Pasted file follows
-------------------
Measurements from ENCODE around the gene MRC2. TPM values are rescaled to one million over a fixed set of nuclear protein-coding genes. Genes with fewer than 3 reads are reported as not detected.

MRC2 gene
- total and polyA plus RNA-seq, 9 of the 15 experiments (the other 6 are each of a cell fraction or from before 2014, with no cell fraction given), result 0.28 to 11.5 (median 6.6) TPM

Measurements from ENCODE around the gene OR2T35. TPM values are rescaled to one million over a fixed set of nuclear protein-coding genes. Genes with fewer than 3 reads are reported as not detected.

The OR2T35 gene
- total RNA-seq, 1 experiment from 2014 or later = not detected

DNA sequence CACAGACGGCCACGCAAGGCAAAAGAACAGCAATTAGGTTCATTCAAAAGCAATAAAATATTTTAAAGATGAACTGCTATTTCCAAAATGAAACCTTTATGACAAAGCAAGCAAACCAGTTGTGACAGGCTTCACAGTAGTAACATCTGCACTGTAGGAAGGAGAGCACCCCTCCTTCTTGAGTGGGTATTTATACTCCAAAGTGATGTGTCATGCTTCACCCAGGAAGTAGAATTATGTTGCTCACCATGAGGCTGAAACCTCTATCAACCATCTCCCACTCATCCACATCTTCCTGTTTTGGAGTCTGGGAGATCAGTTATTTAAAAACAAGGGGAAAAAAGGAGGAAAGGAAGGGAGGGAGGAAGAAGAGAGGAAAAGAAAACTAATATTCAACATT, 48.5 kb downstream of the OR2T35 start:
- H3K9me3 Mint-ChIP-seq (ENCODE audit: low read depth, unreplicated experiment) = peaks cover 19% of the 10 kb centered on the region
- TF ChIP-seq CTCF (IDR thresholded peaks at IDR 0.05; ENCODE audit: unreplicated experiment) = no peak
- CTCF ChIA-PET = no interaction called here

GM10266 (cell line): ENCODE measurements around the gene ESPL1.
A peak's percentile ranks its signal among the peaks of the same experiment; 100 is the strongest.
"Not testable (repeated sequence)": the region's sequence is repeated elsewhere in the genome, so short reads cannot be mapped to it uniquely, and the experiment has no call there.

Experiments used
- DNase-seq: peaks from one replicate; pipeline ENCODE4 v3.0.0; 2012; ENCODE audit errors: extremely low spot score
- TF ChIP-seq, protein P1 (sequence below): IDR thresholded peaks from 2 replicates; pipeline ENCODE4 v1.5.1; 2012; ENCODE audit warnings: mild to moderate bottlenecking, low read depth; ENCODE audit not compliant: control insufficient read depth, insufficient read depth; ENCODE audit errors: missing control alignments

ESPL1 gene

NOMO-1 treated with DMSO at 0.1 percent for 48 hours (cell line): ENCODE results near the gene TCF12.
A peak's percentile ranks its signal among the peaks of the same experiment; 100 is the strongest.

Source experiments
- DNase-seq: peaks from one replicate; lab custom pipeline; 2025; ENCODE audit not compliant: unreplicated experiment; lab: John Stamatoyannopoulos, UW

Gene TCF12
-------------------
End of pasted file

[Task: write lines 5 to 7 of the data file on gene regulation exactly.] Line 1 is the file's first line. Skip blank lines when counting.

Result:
The OR2T35 gene
- total RNA-seq, 1 experiment from 2014 or later = not detected

DNA sequence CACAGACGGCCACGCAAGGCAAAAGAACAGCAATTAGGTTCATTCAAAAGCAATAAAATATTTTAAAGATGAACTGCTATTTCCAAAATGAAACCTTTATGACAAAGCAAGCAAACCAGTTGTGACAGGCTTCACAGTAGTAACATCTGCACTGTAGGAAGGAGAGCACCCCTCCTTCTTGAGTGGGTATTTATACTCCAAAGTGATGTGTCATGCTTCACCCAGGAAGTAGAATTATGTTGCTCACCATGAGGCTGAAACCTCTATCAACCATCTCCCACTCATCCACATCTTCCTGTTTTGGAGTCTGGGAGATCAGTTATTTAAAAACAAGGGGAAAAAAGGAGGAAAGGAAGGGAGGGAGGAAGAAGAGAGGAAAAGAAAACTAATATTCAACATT, 48.5 kb downstream of the OR2T35 start: